Female Sapsucker – A Miscalculation At The Nest-hole

Sapsuckers must be nimble fliers to negotiate access to their nest-hole several hundred times per day during the nesting season – especially if the tree their nest is in leans toward the hole.  Usually it’s no problem for them but one time I did photograph the female as she stumbled.

 

williamson's sapsucker 2569 ron dudley

 1/6400, f/5.6, ISO 700, Canon 7D, Canon EF100-400mm f/4.5-5.6L IS USM @ 400mm, not baited, set up or called in

Like me these Williamson Sapsuckers were creatures of habit and they would nearly always land on the tree in the same spot before launching upwards toward the hole.  I speculate that they did so because they could get a better grip on the ugly scar left behind when someone carved their initials and the date into the aspen.  In these shots (and many others I took) her bill is full of ants for her chicks.

 

 

williamson's sapsucker 2570 ron dudley

   1/6400, f/5.6, ISO 700, Canon 7D, Canon EF100-400mm f/4.5-5.6L IS USM @ 400mm, not baited, set up or called in

One of my goals was to catch one of he birds as it flew straight up toward the hole but it was harder to do than I expected and this was my best result.  You can tell by her position relative to the “04″ carved in the tree that she’s completely airborne and in fact, because of the leaning tree, her angle of attack is even steeper than straight up.  I suspect it’s pretty unusual to photograph a bird in flight at that angle of attack.

 

 

williamson's sapsucker 2573 ron dudley

  1/6400, f/5.6, ISO 700, Canon 7D, Canon EF100-400mm f/4.5-5.6L IS USM @ 400mm, not baited, set up or called in

But when she reached the nest her left foot slipped off the edge of the hole entrance and she had to use her left wing to prevent falling away completely.  This was the only time I noticed either bird stumble as they accessed the nest and I was lucky enough to click my shutter as it happened.  I thought it was an interesting pose, particularly with a good look at her eye.

Ron

Note: I’m off on another jaunt to Montana – duration unknown.  I’ve scheduled posts in my absence but I’ll be without access to a computer so I won’t be responding to any comments, though I do receive your comments on my phone when I have a signal and I always enjoy them.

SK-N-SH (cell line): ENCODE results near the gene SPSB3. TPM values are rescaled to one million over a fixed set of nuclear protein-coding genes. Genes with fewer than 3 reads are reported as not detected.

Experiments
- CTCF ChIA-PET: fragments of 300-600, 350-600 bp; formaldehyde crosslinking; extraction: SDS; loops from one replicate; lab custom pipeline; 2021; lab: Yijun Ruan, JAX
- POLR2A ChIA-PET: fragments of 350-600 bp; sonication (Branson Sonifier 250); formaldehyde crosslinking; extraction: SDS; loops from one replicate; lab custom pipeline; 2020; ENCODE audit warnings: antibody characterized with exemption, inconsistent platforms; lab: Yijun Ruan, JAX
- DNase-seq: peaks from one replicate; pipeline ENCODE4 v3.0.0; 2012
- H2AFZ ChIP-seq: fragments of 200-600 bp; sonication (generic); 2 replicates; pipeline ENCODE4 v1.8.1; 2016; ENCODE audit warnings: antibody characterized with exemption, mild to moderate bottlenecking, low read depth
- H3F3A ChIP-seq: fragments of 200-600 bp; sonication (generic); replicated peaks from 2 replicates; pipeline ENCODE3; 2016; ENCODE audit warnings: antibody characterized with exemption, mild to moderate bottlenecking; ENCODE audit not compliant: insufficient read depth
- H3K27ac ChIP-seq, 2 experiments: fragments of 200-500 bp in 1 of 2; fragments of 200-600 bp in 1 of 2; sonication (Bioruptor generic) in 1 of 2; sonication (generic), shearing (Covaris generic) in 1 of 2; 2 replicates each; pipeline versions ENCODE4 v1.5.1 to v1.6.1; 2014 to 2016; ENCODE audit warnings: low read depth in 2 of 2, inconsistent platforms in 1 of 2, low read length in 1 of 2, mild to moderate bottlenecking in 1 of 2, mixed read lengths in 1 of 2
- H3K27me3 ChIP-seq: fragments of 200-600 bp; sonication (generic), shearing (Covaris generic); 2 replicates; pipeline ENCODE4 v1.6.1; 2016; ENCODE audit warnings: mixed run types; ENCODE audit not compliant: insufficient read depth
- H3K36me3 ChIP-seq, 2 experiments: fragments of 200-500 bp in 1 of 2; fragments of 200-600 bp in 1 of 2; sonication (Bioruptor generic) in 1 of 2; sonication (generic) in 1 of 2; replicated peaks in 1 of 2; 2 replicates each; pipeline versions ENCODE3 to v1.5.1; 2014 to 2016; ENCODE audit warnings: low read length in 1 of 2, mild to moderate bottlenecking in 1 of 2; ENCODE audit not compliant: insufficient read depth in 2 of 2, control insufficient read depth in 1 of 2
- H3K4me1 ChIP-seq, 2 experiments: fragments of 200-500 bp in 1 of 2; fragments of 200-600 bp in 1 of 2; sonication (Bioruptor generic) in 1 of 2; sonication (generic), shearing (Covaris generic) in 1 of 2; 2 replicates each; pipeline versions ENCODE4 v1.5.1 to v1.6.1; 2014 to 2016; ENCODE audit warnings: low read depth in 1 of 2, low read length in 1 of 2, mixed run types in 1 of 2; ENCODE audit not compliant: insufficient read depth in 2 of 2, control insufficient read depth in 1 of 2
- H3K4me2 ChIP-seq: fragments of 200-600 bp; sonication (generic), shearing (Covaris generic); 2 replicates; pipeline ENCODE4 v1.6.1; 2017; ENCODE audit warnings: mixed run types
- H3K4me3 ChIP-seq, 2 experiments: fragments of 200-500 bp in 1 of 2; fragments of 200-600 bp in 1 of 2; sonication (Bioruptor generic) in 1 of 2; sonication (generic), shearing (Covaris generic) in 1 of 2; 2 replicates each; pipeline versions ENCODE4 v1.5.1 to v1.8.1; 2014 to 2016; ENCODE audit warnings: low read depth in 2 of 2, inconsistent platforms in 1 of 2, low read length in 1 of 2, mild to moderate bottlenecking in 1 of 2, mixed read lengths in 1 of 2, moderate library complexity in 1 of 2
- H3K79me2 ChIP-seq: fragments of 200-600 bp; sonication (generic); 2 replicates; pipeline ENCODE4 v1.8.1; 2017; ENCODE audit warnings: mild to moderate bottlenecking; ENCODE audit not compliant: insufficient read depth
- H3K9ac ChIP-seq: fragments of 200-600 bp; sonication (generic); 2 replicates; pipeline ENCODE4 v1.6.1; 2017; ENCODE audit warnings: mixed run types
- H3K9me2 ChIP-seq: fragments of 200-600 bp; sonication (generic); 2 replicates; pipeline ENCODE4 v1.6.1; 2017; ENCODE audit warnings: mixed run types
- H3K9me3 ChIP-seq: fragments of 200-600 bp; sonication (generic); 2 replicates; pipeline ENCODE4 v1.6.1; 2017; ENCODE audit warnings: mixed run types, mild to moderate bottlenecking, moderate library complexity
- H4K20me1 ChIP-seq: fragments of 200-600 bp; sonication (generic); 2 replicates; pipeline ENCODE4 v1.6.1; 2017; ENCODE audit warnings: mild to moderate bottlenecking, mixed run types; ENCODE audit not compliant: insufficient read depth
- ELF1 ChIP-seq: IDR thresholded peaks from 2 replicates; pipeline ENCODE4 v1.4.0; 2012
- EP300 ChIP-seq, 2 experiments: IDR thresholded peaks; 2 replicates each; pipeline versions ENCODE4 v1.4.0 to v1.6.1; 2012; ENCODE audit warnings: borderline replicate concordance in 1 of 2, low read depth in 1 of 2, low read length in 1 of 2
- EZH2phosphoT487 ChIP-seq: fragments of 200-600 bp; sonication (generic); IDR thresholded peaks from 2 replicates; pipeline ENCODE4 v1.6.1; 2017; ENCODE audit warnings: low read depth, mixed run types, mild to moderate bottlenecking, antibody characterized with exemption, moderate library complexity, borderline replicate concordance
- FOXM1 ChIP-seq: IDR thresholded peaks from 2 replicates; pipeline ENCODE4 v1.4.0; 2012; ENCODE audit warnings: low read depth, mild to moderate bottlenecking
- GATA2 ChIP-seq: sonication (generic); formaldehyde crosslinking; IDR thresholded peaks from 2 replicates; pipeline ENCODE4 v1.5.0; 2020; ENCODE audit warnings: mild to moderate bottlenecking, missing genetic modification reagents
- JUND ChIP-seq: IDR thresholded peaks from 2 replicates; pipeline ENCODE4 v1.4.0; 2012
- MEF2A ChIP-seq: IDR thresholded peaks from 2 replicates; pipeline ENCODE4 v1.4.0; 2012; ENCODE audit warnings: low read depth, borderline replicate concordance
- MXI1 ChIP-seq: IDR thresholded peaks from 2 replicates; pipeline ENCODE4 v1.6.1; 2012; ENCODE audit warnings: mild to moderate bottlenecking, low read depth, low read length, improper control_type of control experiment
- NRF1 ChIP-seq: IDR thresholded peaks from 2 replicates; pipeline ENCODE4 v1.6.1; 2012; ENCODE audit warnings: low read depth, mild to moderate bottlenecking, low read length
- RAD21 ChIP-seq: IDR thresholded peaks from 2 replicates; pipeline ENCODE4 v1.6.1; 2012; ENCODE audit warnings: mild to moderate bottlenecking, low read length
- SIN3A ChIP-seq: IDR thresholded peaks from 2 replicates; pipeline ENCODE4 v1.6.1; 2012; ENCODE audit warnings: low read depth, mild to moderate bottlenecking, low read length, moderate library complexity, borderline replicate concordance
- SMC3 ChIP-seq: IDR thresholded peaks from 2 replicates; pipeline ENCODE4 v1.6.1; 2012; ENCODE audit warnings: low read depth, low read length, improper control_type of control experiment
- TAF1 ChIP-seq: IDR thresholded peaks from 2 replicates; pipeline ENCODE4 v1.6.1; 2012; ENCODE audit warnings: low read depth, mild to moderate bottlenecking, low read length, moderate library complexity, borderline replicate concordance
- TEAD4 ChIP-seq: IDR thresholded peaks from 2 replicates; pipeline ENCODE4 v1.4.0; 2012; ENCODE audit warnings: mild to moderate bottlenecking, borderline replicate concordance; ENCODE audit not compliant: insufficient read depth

Wish me luck with the smoke from the fires in Washington, Oregon and Idaho – the prevailing wind direction is not helpful…

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Landing Red-tailed Hawk

This image goes back into my archives about as far back as they go.    It was taken on October 1, 2007 – just a few months after I became serious about my photography.  I was still shooting with my first digital camera, the Canon Rebel XTi which I still have.  It’s an entry-level camera and I still remember what the camera salesman said when I told him that I was planning on mounting that small camera onto a huge Canon 500 mm lens - “well, it will work but don’t you think it’ll look a little silly?”

Even at that early point in my “career” I knew that a photographer’s financial resources are better invested in great glass that holds its value than in cameras that quickly become obsolete.  It’s been years since I used the XTi but that lens was a great one until I sold it for its new upgrade a few months ago and when I sold it (well-used of course) I got as much as I paid for it almost 7 years earlier.

The XTi just gathers dust…

 

 

red-tailed hawk 6979 ron dudley

1/1250, f/9. ISO 400, Canon Rebel XTi, EF500mm f/4L IS USM +1.4 tc. not baited, set up or called in

This shot isn’t great technically but given my primitive skills at the time I was pleased with the results.  What I like best about it is that the hawk is landing rather than taking off.  Compared to landing shots, take-off shots are relatively easy because you generally don’t know where they’re going to land.  But this bird regularly hunted from this perch and returned to it so I prefocused on the branch and let it rip with the burst rate of the XTi that makes flowing molasses seem like a speed demon.

Luckily one of those few shots caught the hawk as it was reaching for the branch.

Ron

Note: I’m off on another jaunt to Montana – duration unknown.  I’ve scheduled posts in my absence but I’ll be without access to a computer so I won’t be responding to any comments, though I do receive your comments on my phone when I have a signal and I always enjoy them. 

Wish me luck with the smoke from the fires in Washington, Oregon and Idaho – the prevailing wind direction is not helpful…

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